Despite high unemployment and dwindling savings, a majority of older adults say they’re not planning to cut back on holiday gift spending this year, according to an AARP Bulletin poll.
Some 57 percent of 1,046 people polled—all age 50 and older—say they plan to shell out the same amount of money as last year on holiday presents. But the sour economy has apparently affected the purchasing power of more than one-third (34 percent); they plan to spend less money than last year.
Only 5 percent of the respondents say they plan to spend more on gifts this year than in 2008. And 11 percent say they don’t buy holiday presents at all, according to the survey, which was conducted Sept. 23 through Oct. 4.
Perhaps not surprisingly, boomers are planning to spend more lavishly on seasonal gifts than older adults. About 48 percent of people age 50 to 64 plan to spend more than $300; 43 percent say they’ll spend less.
Of those 65-plus, nearly half (45 percent) say they’ll spend less than $300 and only one-third plan to spend more. Retiree Gregory Fowler, 81, of Saugerties, N.Y., is among the more generous. He’ll spend about $1,300 this year on gifts for his 10 grandchildren and four children.
“We shop every week and buy gifts all year long,” says Fowler, who retired from IBM in 1990. “We don’t wait till the season. It’s easier, and we get as good a deal as ever because we shop while the stores have sales.”
Of those who plan to cut back on spending to save money this year, 49 percent say they will buy fewer gifts. Nearly 25 percent say they’ll buy only items on sale and 18 percent say they’ll do more comparison shopping in order to spend less, the poll says. One in eight plans to make homemade gifts, and one in 10 will use coupons to reduce shopping expenses.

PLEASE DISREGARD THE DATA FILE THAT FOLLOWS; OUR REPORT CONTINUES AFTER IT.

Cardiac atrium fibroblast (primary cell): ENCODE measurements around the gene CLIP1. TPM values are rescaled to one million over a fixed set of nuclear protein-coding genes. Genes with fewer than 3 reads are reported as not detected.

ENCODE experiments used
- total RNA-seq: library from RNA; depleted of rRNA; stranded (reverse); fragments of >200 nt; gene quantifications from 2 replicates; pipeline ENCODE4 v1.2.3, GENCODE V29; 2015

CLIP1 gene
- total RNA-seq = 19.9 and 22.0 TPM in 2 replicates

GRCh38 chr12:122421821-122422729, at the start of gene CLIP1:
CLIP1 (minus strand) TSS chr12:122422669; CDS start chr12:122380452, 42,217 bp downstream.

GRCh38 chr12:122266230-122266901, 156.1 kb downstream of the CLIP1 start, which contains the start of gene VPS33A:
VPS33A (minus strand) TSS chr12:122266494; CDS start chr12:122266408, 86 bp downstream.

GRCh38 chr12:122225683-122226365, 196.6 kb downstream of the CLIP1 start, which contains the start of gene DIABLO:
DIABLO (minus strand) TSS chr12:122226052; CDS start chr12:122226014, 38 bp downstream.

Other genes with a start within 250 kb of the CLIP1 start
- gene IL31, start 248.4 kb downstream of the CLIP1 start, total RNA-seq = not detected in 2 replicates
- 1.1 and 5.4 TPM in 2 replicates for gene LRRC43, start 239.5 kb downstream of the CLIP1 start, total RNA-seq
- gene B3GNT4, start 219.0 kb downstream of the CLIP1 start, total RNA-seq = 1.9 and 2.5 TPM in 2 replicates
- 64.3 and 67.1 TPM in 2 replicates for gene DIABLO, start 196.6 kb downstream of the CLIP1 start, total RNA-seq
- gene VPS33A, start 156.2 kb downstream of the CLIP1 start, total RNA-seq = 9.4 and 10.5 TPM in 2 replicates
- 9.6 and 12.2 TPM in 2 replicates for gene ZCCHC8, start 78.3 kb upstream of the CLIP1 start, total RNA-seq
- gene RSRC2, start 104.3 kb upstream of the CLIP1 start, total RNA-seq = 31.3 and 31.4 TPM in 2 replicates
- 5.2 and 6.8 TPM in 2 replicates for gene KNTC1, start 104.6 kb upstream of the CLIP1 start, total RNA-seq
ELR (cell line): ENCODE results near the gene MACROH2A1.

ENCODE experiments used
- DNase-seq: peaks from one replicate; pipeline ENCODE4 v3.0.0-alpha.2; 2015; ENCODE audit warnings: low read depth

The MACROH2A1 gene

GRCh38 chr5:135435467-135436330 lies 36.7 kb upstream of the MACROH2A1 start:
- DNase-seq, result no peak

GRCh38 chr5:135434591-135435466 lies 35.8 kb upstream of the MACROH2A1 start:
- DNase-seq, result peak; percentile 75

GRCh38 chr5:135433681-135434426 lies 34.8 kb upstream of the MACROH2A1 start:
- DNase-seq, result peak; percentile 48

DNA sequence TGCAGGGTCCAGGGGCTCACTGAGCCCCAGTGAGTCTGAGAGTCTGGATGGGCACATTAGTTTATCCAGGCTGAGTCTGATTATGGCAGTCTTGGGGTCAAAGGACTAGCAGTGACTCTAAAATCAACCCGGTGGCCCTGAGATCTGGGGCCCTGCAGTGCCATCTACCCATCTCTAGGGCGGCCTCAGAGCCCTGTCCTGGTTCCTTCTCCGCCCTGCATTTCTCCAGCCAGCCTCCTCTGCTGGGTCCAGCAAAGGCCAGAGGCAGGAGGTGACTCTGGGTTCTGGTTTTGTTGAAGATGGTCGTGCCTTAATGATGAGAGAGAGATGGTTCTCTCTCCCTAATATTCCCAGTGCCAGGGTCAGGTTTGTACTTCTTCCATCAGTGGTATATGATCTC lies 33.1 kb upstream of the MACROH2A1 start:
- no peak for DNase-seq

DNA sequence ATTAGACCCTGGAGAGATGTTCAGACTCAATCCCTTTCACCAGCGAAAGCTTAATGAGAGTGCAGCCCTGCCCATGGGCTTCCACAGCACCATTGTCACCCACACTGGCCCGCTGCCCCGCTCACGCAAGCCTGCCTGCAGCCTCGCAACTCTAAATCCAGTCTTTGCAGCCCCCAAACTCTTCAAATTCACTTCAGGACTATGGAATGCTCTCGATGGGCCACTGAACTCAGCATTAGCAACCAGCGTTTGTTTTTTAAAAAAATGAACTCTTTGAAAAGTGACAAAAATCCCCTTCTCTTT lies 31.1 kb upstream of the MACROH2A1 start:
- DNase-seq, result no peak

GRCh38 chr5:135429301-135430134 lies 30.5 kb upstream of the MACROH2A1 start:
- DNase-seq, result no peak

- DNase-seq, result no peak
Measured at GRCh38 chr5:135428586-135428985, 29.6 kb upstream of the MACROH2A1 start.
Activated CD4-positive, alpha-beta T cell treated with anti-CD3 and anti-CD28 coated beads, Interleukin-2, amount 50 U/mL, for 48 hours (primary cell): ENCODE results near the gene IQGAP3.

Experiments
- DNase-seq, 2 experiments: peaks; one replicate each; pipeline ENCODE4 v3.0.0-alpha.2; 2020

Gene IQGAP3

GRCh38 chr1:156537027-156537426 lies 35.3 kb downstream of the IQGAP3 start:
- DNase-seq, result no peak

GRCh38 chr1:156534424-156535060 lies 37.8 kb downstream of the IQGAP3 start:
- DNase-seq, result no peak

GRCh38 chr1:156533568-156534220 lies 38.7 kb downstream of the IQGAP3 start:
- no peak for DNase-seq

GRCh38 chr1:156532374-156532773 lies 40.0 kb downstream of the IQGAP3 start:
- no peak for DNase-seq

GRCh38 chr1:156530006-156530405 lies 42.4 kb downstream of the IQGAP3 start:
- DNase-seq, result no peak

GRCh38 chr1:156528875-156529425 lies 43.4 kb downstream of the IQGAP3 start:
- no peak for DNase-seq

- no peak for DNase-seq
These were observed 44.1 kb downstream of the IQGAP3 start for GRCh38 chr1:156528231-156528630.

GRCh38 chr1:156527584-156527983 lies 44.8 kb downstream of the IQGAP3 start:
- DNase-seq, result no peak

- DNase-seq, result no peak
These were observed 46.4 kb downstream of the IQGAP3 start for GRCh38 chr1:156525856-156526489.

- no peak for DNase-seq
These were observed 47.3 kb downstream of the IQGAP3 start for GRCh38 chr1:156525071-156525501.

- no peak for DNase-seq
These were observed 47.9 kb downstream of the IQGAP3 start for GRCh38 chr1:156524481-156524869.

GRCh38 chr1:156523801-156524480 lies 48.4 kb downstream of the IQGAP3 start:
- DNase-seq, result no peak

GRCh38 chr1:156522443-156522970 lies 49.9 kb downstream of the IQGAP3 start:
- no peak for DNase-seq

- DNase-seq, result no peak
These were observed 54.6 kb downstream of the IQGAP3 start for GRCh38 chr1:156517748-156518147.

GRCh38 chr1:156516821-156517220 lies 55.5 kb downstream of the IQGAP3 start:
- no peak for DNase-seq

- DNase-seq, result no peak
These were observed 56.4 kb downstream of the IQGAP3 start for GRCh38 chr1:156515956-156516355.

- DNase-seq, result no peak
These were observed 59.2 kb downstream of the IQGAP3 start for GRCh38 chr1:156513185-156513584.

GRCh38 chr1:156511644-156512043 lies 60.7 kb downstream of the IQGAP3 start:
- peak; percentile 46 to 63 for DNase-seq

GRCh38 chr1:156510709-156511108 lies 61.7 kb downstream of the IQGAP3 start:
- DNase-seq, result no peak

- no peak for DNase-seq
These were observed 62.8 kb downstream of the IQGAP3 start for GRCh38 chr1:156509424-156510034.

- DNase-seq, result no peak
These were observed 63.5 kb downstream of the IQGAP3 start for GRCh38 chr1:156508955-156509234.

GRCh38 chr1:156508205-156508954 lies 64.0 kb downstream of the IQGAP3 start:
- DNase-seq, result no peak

Almost half (48 percent) of those spending less on gifts say they’ll pay bills with the money they save. Some 15 percent are thinking about the future—they’ll save that money for retirement. Thirteen percent plan to pay down debt, and 10 percent say they’ll put the extra money in an emergency fund.
Malls and stores were cited as the favorite places to shop for gifts by most respondents (69 percent). Only 8 percent say they’ll purchase gifts online or through catalogs.
Most people seem to want to avoid racking up debt this holiday season. More than three-quarters (78 percent) say they plan to buy their gifts with cash, check or a debit card. Twenty percent say they’ll use a credit card for purchases, and 4 percent say they’ll use a layaway plan.
Fowler, who lives on Social Security and his pension income, says he always pays cash for holiday gifts.
“That’s the way I’ve always been, since the 1950s,” he says. “We don’t have any credit card debt.”
Carole Fleck is a senior editor at the AARP Bulletin.
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